Thanks, Ian Bremmer
Thanks, Ian Bremmer
Supposed she looks like, sounds like, your daughter? Your wife?
❝ A team led by Sari Nijssen…and Markus Paulus…have carried out a study to determine the degree to which people show concern for robots and behave towards them in accordance with moral principles.
❝ …The study set out to answer the following question: “Under what circumstances and to what extent would adults be willing to sacrifice robots to save human lives?” The participants were faced with a hypothetical moral dilemma: Would they be prepared to put a single individual at risk in order to save a group of injured persons? In the scenarios presented the intended sacrificial victim was either a human, a humanoid robot with an anthropomorphic physiognomy that had been humanized to various degrees or a robot that was clearly recognizable as a machine.
❝ The study revealed that the more the robot was humanized, the less likely participants were to sacrifice it. Scenarios that included priming stories in which the robot was depicted as a compassionate being or as a creature with its own perceptions, experiences and thoughts, were more likely to deter the study participants from sacrificing it in the interests of anonymous humans. Indeed, on being informed of the emotional qualities allegedly exhibited by the robot, many of the experimental subjects expressed a readiness to sacrifice the injured humans to spare the robot from harm. “The more the robot was depicted as human – and in particular the more feelings were attributed to the machine – the less our experimental subjects were inclined to sacrifice it,” says Paulus.
As robots become more like humans, develop redirective processes in their “brains”, communicate with us on a level comparable to or better than our meat-machine peers…how might you decide to act?
Thanks, Barry Ritholtz
El Paso Zoo photo
EL PASO, Texas (KFOX14) — Not only can you name a cockroach after your ex at the El Paso Zoo, but on Valentine’s Day the zoo will be feeding those cockroaches to the meerkats for their “Quit Bugging Me” event at 2:15 p.m. Feb. 14.
You can submit the name of yours or your friend’s ex by sending a direct message to the El Paso Zoo Facebook page by Feb. 10. On Valentine’s Day, zoo staff will decorate the meerkat exhibit with the submitted names and shortly after, in honor of those names, the meerkats will be fed cockroaches.
“This is a fun way to get the community involved in our daily enrichment activities,” said El Paso Zoo Event Coordinator Sarah Borrego. “The meerkats love to get cockroaches as a snack and what better way to celebrate Valentine’s Day than by feeding them a cockroach named after your ex!”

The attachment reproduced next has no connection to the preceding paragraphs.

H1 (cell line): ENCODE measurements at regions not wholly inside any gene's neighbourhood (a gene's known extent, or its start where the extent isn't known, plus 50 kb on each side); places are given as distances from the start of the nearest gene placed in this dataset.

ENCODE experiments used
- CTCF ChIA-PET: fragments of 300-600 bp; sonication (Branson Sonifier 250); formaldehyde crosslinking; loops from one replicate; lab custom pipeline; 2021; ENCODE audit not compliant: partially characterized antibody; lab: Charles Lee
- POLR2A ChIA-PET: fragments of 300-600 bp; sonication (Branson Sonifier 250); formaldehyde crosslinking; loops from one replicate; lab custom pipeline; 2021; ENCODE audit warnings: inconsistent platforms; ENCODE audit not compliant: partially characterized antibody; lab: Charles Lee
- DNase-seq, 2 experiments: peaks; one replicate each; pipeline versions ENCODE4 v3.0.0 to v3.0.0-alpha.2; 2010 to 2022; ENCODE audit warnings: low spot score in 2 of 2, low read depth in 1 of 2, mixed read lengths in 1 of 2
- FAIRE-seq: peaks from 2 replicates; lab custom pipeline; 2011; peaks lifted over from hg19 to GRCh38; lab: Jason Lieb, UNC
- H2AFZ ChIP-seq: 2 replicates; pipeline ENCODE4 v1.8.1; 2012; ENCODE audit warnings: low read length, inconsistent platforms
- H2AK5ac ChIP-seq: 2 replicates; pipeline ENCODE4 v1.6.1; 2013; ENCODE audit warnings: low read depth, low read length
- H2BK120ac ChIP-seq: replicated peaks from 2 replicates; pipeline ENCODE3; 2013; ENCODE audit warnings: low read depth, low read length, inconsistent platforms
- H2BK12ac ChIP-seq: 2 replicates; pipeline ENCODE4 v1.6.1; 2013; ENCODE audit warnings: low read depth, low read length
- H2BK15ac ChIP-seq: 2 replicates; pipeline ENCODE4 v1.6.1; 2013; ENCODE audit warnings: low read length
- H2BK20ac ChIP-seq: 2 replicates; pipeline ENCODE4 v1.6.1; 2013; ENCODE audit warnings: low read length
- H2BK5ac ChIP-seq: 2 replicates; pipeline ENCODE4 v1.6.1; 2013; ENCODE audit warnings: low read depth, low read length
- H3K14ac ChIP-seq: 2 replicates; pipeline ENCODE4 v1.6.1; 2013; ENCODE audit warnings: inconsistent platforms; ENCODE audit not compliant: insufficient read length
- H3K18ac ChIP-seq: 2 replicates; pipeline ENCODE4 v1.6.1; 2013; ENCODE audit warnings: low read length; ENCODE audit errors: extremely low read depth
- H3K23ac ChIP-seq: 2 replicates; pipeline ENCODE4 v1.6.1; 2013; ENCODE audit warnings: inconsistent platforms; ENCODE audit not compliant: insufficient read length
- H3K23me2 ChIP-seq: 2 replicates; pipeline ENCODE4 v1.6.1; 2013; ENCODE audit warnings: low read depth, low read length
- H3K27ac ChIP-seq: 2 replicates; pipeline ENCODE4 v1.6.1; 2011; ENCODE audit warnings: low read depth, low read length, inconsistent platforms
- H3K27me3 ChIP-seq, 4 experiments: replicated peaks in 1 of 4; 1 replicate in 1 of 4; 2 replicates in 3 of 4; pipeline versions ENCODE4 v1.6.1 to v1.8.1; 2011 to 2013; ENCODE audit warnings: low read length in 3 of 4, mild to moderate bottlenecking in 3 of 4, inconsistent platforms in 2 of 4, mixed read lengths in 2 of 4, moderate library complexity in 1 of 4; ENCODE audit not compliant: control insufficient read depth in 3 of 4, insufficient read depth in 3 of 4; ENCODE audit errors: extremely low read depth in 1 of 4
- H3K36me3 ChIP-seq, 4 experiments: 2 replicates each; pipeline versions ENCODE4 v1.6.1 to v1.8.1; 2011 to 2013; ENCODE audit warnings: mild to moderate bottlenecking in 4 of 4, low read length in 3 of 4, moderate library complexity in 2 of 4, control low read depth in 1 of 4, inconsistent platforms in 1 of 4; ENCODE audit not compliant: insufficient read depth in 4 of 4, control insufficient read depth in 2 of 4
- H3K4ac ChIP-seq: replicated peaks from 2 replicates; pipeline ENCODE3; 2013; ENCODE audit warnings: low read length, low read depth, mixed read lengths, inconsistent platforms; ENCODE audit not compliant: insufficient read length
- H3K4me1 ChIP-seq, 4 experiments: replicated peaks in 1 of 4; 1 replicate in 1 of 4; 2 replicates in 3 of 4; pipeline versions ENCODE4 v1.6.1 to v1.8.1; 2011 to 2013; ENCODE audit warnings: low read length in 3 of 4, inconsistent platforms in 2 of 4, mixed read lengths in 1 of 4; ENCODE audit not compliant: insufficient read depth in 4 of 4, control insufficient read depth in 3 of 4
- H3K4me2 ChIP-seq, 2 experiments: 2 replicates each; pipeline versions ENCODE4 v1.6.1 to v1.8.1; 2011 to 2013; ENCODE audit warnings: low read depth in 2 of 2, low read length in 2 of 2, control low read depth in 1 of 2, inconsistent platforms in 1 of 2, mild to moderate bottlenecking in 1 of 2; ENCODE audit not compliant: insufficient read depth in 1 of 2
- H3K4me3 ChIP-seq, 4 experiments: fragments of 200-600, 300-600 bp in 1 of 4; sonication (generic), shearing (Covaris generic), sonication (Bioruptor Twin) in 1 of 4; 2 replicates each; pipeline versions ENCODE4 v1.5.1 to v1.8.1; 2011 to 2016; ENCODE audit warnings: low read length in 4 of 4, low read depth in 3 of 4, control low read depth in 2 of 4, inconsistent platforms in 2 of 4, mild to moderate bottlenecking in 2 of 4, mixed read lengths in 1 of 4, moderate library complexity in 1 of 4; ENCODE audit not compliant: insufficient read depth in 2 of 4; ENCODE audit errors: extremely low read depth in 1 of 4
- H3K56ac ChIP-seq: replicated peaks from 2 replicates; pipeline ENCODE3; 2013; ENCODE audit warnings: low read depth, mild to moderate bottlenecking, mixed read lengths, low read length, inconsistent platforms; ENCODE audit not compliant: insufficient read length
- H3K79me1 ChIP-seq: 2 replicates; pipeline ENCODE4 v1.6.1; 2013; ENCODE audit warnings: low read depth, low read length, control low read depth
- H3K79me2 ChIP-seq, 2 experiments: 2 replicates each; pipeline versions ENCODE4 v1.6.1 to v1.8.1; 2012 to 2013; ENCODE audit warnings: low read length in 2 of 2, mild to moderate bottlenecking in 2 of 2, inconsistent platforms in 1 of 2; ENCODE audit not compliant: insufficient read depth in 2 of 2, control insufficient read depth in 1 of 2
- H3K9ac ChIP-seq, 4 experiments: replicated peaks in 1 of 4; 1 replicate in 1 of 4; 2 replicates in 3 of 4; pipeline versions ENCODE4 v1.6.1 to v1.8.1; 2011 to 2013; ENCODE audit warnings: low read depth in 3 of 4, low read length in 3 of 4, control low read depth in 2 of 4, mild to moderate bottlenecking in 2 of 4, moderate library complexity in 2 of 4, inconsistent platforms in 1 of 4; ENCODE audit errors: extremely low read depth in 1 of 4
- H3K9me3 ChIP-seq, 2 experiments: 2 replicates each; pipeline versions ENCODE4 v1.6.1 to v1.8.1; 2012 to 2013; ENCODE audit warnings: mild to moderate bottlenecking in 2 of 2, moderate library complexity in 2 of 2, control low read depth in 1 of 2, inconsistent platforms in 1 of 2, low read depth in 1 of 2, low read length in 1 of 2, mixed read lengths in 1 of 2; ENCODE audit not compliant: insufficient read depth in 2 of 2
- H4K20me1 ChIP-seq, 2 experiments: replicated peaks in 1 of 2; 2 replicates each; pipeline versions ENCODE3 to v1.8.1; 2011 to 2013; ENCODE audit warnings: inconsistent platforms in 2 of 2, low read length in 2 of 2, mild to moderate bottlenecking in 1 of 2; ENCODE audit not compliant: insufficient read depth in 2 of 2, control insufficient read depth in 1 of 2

The public is invited to attend the “Quit Bugging Me” event. The zoo will also show the event on Facebook Live and the meerkat webcam available on the zoo’s website www.elpasozoo.org.
❝ After hammering California with rain and snow, a “blockbuster” winter storm is taking aim at the East, where as much as 40 inches of snow could fall over the weekend. Road travel may become impossible in the heavy snow, and flight delays and cancellations are likely.
After the storm heads offshore Sunday, the intense cold will be the main weather story as air straight from the Arctic will roar in, bringing below-freezing temperatures to 200 million Americans…
❝ Snowfall of 12-24 inches is likely to be more common in the heaviest band from the storm, according to the AccuWeather forecast. Blowing and drifting at the height and conclusion of the storm could cause the snow depth to vary by several feet…
❝ After the storm, the coldest air of the season will roar across nearly the entire eastern half of the country by Monday: About 200 million people will wake up to below-freezing temperatures Monday morning, as far south as Florida, according to weather.us meteorologist Ryan Maue. Maue said about 85 percent of the Lower 48 states will see temperatures at or below freezing.
I admit it. The [rare] accumulation of snow and cold we’ve had here in northern New Mexico recently is a PITA – I do not miss New England winters at all.
❝ That quantum mechanics is a successful theory is not in dispute. It makes astonishingly accurate predictions about the nature of the world at microscopic scales. What has been in dispute for nearly a century is just what it’s telling us about what exists, what is real. There are myriad interpretations that offer their own take on the question, each requiring us to buy into certain as-yet-unverified claims — hence assumptions — about the nature of reality…
❝ [An] experiment, designed by Daniela Frauchiger and Renato Renner, of the Swiss Federal Institute of Technology Zurich, involves a set of assumptions that on the face of it seem entirely reasonable. But the experiment leads to contradictions, suggesting that at least one of the assumptions is wrong. The choice of which assumption to give up has implications for our understanding of the quantum world and points to the possibility that quantum mechanics is not a universal theory, and so cannot be applied to complex systems such as humans.
RTFA. Have fun. I haven’t been involved with the microscopic [and smaller] world for almost sixty years and I’m not inclined to resume the particular disciplines required. I’ll occasionally tap on that windowpane and wait and listen for an answer that reaches into the macro world of measurable [and especially] verifiable results.